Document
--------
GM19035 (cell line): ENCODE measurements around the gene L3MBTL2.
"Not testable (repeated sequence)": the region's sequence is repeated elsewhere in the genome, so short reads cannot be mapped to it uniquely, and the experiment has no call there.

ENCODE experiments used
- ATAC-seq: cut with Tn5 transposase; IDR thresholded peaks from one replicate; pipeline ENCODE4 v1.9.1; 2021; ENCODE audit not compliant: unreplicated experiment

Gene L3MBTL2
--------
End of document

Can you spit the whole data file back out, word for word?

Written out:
GM19035 (cell line): ENCODE measurements around the gene L3MBTL2.
"Not testable (repeated sequence)": the region's sequence is repeated elsewhere in the genome, so short reads cannot be mapped to it uniquely, and the experiment has no call there.

ENCODE experiments used
- ATAC-seq: cut with Tn5 transposase; IDR thresholded peaks from one replicate; pipeline ENCODE4 v1.9.1; 2021; ENCODE audit not compliant: unreplicated experiment

Gene L3MBTL2